Ooh, timely! I just adopted a new dog, and we found out that, like many dogs who had been living in close quarters with many other dogs and poor sanitation (she had been surrendered to the rescue by an animal hoarder), she came with some uninvited intestinal guests. So I have just been through all of this.
First thing: Talk to your vet. If your dog has another type of infection like giardia, your cleaning options will be different, as giardia is way more hardy than most types of worms. Your vet may also give you specific cleaning/disinfecting instructions.
Second: Pick up after your pet! Since worms are transmitted primarily through feces, you greatly decrease the risk of re-infection if you pick up after your dog and dispose of everything outside of the house. If the dog hasn’t gone to the bathroom in the house, the risk of hookworm eggs being present is greatly decreased, although not non-existent.
Third: Yes, smaller Rug Doctors exist. However, the contract you sign, I believe, specifically tells you not to use bleach in the machine. As Rug Doctors do not actually produce steam, use the hottest water possible and an EPA-approved cleaner.
Bleach will discolor most carpets, and unless you own your own carpet cleaner/steamer, you shouldn’t use bleach in carpet cleaning machines, for reasons not least of which include the fact that the next person to use it may inadvertently bleach out their carpets, and you’ll be on record as the last person to have used that machine. I own a vacuum-style carpet cleaner (with dogs, it comes in handy a lot), and I have used bleach in it, but my carpets are off-white (not my selection).
If you own a steam mop or hand-held steamer, you can steam the carpet. It won’t lift out dirt, but with constant steam exposure of several minutes, you can sanitize one small area at a time of your carpet. Important here is actual steam, and prolonged constant steaming of one area.
Fortunately, with good household hygiene and a thorough cleaning, your home should be hookworm-free when your dog is.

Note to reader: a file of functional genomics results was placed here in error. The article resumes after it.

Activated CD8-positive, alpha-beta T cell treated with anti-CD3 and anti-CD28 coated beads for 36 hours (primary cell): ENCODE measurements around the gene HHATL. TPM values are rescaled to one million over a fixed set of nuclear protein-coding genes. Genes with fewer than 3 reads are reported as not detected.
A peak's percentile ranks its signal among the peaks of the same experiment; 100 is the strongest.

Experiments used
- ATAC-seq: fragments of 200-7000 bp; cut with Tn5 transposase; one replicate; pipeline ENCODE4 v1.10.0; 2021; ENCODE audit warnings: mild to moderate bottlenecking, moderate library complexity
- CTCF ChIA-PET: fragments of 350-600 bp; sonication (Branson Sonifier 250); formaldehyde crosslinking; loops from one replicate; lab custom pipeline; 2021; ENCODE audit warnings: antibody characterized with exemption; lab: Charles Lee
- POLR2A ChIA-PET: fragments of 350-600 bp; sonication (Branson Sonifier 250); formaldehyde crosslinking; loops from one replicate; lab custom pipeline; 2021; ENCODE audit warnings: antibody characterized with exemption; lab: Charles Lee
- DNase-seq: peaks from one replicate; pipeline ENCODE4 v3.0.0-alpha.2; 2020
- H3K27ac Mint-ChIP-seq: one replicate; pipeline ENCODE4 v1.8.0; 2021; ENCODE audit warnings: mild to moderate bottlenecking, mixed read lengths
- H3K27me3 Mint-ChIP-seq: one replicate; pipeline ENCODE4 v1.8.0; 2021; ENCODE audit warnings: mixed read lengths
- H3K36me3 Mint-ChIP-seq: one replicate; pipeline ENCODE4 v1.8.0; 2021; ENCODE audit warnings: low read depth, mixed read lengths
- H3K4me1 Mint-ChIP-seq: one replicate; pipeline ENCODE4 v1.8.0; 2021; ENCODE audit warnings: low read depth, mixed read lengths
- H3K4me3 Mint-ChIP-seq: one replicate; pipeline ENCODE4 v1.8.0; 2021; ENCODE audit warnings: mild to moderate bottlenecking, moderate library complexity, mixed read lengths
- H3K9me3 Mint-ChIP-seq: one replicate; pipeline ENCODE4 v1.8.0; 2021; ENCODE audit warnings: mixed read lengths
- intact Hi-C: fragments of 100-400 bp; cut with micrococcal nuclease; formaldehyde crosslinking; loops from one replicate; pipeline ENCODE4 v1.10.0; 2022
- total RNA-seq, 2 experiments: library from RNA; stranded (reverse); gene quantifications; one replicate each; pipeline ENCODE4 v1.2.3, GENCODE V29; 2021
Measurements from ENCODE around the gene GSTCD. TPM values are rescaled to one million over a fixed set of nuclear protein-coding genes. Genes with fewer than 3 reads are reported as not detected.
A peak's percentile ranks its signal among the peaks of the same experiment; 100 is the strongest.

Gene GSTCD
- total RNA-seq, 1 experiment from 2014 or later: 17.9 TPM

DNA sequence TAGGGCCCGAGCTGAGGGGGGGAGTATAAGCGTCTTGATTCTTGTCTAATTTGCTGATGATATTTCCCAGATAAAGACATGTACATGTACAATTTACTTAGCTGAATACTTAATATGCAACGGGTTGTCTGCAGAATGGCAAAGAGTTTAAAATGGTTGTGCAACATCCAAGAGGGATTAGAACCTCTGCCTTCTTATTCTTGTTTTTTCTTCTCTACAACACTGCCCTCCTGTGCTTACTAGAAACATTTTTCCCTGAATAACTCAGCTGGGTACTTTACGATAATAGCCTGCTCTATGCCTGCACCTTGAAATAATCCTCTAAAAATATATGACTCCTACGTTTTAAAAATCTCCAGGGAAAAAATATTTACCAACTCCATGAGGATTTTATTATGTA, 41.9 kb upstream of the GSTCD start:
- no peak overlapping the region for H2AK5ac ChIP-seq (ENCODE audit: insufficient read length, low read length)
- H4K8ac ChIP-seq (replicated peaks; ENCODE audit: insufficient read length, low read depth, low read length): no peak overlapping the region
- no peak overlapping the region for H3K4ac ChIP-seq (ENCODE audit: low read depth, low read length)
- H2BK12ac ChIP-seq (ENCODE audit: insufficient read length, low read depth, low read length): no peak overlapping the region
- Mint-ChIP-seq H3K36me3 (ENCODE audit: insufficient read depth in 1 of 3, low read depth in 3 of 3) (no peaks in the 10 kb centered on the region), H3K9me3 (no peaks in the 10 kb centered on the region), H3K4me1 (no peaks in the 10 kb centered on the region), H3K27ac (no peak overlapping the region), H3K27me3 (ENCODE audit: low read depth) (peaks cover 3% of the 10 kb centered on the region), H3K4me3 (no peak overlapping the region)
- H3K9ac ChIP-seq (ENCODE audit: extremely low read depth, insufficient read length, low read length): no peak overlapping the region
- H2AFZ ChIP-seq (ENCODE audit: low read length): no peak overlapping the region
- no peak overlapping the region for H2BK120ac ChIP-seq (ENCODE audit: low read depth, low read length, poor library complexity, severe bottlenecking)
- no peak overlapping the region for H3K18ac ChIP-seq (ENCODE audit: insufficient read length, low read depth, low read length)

Run an empty load with hot water and use a cup of vinegar instead of detergent. Make sure you clean out the detergent cup and around any seals or gaskets. Once the cycle has run, wipe out the inside of the machine with a water/vinegar mix, and let it air dry with the door/lid open. Vinegar’s safe for clothes, so you don’t need to worry about rinsing or re-cleaning it before your next load of laundry.
If you try all that and it doesn’t work, repeat using half a cup of bleach instead. As always, I think bleach is generally overused and underdiluted, so save this only for if the vinegar doesn’t work. As bleach will discolor your clothes, either run another empty load or one with whites when you’re done.
Comet is bleach (technically cyanuric acid, which is a component of bleach), and BKF is oxalic acid, which is primarily used for removing rust and other stains on metals. Short version: Comet is good for scrubbing and bleaching, and BKF is good for stubborn stuff on metal and non-porous surfaces.
I’m not a chemist; I was trying to break it down into the basic differences between the two. I apologize that I didn’t get the chemical name correct based on the information I was using from the MSDS and allowing myself to be influenced by the marketing that put “with bleach” on the front of the Comet can and didn’t research more thoroughly.
Someone just steered me to a Jezebel post about a TLC program about a woman who bleaches everything in her house (and in other people’s houses), including food and, well, everything. My two strongest reactions:
1. Holy fuckballs, does Gawker’s commenting system blow goats; and
2. You do not ever need that much bleach. Even in sterile lab settings, you’ll almost never need a bleach/water ratio any stronger than 1:10. And most of the time, bleach is overkill. I’m (obviously) not a scientist, so I’m not going to speculate on breeding supergerms or whatever, but it’s not good for your skin, not good for your respiratory system, and generally unnecessary unless you’re dealing with biological hazards. Bleach has its place, but it is way overused, and please don’t bleach your food, people.
Is the blue thing actually bleach? If it is, you don’t really want to use anything else until it’s gone. You could always speed up the process by putting some gloves on and fishing whatever’s left out of the tank. Once it’s gone, a few days’ worth of flushes should clear it out just fine.